Retirement of Boomer Business Owners Could Leave Millions Jobless—Unless Workers Take Over

Alexander Kolokotronis

Companies like Wright-Ryan Construction in Portland, Maine, are increasingly offering Employee Stock Ownership Plans—a step in the right direction toward worker ownership. As baby boomers retire, this creates new opportunities for democratizing businesses. (Derek Davis/Portland Press Herald via Getty Images)

The fed­er­al gov­ern­ment esti­mates that more than 10,000 baby boomers retire every day4 mil­lion peo­ple every year. Between them, soon-to-retire boomers own 2.34 mil­lion busi­ness­es, with near­ly 25 mil­lion employ­ees. Boomer-owned busi­ness­es gen­er­ate $949 bil­lion in pay­roll, and $5.14 tril­lion in sales. Yet the vast major­i­ty of boomer busi­ness own­ers lack a writ­ten tran­si­tion plan for when they retire, and the com­ing shift in own­er­ship — what some have termed the Sil­ver Tsuna­mi” — could affect one-sixth of U.S. work­ers, dec­i­mate mem­ber­ship in local busi­ness asso­ci­a­tions and cham­bers of com­merce, and have rip­ple effects through­out the entire economy.

For the move­ment to democ­ra­tize the work­place, how­ev­er, this tran­si­tion could also present a tremen­dous oppor­tu­ni­ty. Only around 20 per­cent of retir­ing small busi­ness own­ers find a buy­er, and when they do, buy­ers tend to be com­peti­tors, larg­er com­pa­nies, pri­vate equi­ty firms or preda­to­ry real estate devel­op­ers. The above actors, how­ev­er, rarely have the best inter­est of work­ers and local com­mu­ni­ties at heart, thrust­ing many into pre­car­i­ous work and in some cas­es dri­ving gentrification.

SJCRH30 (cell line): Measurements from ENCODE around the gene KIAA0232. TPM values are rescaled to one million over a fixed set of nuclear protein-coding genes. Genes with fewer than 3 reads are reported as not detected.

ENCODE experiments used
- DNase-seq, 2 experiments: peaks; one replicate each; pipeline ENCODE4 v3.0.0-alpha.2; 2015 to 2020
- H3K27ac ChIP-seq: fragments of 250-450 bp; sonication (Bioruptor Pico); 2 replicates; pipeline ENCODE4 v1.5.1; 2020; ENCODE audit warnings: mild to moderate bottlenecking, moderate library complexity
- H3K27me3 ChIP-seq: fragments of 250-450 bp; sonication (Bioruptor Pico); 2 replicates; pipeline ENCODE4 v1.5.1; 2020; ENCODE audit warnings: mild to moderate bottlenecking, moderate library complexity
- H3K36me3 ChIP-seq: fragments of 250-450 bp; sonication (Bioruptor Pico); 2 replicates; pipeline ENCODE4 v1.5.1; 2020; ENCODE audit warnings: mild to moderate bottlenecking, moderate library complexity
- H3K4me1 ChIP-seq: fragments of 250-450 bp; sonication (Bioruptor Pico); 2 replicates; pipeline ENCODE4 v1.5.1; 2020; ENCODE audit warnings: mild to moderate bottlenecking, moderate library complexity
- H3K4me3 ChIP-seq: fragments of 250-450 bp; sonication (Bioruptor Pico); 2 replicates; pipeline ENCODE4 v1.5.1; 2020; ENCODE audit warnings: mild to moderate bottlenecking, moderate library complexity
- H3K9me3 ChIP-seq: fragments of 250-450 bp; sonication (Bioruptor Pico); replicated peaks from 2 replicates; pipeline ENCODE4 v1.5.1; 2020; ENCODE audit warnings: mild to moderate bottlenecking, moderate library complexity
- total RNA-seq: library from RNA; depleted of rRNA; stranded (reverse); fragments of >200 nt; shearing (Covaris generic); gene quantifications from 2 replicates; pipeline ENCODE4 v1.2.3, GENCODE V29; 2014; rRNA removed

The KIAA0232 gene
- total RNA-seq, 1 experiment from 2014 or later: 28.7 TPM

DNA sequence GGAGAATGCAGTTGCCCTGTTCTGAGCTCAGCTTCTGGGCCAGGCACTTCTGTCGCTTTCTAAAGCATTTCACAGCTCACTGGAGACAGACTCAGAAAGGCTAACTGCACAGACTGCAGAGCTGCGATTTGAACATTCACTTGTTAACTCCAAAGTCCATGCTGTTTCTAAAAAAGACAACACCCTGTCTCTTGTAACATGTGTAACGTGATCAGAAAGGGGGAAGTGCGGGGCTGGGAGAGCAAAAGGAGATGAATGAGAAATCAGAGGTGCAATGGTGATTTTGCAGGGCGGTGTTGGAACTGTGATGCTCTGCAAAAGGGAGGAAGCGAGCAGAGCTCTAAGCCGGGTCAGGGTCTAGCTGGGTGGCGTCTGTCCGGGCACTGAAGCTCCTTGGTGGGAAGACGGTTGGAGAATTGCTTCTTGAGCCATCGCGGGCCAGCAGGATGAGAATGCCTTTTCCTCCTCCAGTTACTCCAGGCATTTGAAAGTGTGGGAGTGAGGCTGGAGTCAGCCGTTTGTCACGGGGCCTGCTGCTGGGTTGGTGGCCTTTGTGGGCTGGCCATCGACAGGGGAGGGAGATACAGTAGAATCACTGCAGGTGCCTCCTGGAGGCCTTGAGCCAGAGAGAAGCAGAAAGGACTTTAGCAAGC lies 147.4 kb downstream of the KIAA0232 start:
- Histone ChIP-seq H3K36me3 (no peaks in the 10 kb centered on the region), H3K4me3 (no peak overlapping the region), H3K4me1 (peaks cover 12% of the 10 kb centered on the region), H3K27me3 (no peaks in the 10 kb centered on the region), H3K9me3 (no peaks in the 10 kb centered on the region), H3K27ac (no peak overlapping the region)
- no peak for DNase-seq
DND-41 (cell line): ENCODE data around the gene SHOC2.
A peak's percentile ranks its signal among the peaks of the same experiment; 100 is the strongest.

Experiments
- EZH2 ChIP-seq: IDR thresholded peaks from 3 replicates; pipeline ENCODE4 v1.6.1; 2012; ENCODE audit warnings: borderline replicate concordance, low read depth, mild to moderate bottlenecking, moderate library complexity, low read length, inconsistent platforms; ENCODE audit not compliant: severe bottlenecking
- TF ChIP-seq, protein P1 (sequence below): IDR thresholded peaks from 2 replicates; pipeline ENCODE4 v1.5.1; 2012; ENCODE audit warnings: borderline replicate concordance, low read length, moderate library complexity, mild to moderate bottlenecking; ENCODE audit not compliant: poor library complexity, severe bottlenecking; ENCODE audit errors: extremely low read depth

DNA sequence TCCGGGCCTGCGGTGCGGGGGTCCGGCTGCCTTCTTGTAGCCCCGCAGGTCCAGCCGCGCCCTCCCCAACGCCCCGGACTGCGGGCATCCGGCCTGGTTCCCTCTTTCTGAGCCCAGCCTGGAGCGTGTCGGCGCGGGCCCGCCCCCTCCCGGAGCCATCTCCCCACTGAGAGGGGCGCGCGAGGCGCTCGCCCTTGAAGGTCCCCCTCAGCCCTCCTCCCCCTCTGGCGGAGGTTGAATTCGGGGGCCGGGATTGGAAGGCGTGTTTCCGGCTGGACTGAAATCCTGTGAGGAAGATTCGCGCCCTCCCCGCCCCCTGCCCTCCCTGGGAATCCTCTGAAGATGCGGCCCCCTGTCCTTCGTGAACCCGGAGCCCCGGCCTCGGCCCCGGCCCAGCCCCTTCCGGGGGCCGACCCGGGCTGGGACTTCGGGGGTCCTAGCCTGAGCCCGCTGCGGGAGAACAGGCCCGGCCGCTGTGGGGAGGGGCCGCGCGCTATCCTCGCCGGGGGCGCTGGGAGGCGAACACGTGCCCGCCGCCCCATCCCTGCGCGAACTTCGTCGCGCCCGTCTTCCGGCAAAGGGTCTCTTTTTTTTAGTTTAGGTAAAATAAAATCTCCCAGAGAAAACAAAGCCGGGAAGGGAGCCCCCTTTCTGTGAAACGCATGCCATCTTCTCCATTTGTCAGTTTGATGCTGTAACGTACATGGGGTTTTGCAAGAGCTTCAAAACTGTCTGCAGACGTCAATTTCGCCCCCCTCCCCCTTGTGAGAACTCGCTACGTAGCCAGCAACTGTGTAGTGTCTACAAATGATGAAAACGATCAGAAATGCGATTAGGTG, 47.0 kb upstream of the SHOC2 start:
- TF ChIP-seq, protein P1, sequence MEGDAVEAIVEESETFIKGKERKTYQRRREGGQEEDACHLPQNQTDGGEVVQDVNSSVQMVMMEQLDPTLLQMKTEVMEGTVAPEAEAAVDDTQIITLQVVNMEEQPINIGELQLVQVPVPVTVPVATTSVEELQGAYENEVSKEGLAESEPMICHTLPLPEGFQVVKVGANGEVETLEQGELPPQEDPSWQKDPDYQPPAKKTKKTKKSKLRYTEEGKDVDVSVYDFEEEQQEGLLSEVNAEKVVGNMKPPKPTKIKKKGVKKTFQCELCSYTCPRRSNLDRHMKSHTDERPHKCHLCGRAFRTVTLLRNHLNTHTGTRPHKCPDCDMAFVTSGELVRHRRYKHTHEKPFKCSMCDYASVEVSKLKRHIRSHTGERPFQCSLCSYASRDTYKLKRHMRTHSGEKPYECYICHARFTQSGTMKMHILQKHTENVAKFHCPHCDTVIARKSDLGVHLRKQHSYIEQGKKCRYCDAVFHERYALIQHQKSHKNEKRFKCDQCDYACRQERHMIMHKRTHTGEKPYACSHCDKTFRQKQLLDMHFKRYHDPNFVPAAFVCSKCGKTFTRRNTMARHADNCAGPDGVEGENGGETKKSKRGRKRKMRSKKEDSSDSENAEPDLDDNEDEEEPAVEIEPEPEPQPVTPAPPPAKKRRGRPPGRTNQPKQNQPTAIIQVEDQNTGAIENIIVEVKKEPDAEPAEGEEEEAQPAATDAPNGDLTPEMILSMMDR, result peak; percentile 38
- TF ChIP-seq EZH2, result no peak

But there’s anoth­er way out. Rather than close up shop or be bought up by the high­est bid­der, busi­ness­es can tran­si­tion into demo­c­ra­t­ic employ­ee-own­er­ship, such as work­er coop­er­a­tives — busi­ness­es owned, con­trolled and man­aged by work­ers, and that oper­ate accord­ing to a one work­er, one vote” deci­sion-mak­ing process. The man­i­fold ben­e­fits of this and oth­er types of demo­c­ra­t­ic employ­ee own­er­ship include reduc­tions in intra-firm income inequal­i­ty, increased voice and say by work­ers them­selves over work­ing con­di­tions, increased pro­duc­tiv­i­ty and effi­cien­cy, poten­tial spillover into increased polit­i­cal par­tic­i­pa­tion, and eco-friendliness. 

Depend­ing on the state or munic­i­pal­i­ty, there may be legal obsta­cles to tran­si­tion­ing exist­ing busi­ness into work­er own­er­ship, but it is not impos­si­ble. And a num­ber of poli­cies, some of which are already being pushed by coop­er­a­tive and labor move­ments across the coun­try, can ease the process along. Such poli­cies can ensure that the surge in boomer retire­ment doesn’t harm the econ­o­my, but instead puts more pow­er in the hands of work­ing people.

Work­er Own­er­ship Today